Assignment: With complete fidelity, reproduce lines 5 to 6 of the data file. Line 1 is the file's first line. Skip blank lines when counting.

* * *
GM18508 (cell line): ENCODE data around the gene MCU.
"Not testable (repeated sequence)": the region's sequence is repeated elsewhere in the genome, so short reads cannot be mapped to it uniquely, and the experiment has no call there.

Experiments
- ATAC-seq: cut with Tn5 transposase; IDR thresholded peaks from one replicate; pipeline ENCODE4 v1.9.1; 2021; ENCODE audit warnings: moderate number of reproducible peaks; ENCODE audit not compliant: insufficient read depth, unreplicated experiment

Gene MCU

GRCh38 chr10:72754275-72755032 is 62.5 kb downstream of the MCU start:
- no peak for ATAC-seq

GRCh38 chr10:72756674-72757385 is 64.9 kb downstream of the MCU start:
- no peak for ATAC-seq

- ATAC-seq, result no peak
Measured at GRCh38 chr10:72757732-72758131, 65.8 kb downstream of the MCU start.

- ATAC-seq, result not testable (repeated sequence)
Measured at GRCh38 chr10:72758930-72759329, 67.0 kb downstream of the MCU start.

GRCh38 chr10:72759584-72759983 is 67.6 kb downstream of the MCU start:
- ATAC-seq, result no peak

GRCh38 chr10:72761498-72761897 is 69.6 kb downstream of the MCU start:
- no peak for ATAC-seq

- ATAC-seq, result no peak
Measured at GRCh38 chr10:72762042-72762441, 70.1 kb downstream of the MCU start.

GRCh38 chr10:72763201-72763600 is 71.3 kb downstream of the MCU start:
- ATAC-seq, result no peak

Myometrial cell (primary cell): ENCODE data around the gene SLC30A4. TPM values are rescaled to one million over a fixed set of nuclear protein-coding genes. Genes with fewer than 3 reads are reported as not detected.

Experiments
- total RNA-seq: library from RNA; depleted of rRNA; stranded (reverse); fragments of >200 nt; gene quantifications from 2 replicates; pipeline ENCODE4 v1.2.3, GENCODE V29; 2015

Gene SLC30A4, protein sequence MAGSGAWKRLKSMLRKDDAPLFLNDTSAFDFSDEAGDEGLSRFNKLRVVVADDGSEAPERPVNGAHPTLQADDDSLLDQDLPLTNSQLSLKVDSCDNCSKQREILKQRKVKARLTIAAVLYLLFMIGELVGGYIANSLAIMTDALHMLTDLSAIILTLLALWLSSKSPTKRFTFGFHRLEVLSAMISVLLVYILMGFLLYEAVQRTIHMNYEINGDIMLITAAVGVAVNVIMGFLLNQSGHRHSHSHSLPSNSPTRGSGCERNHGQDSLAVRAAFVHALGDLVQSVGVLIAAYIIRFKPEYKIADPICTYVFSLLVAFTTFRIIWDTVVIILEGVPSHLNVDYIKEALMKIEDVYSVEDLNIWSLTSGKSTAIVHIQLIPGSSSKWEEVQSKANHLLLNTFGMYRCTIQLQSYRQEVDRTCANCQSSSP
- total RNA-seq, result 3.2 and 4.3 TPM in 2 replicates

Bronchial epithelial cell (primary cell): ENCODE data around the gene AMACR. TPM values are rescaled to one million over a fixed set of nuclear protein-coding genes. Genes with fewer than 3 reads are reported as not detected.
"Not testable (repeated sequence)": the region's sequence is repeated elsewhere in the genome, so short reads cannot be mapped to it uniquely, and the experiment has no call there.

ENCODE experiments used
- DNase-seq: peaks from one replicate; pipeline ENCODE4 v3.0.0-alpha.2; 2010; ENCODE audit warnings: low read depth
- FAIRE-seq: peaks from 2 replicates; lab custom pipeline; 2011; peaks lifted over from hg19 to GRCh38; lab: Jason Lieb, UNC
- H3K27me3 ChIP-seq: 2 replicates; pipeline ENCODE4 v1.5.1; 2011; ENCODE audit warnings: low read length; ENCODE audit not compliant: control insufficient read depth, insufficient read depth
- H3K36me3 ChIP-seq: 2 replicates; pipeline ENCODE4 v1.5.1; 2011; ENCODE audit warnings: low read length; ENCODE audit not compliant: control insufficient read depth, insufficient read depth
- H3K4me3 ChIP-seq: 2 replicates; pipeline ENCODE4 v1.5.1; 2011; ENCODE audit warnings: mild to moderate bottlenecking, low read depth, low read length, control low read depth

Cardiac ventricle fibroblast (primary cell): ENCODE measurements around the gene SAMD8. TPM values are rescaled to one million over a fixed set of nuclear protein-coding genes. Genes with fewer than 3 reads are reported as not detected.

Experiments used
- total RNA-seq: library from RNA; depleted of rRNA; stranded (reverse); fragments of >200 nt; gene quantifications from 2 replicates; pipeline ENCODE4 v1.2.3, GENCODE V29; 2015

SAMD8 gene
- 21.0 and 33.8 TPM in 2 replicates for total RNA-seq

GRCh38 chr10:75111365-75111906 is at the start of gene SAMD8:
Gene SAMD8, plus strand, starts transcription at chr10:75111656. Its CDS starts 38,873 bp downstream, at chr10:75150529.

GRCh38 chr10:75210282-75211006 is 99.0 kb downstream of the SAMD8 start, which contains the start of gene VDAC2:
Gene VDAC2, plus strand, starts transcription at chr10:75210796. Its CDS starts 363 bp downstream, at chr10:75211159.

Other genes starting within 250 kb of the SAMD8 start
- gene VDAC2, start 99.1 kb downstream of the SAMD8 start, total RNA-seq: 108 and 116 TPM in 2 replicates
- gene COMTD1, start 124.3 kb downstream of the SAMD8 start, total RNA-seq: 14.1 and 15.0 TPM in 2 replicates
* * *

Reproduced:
Gene MCU

GRCh38 chr10:72754275-72755032 is 62.5 kb downstream of the MCU start: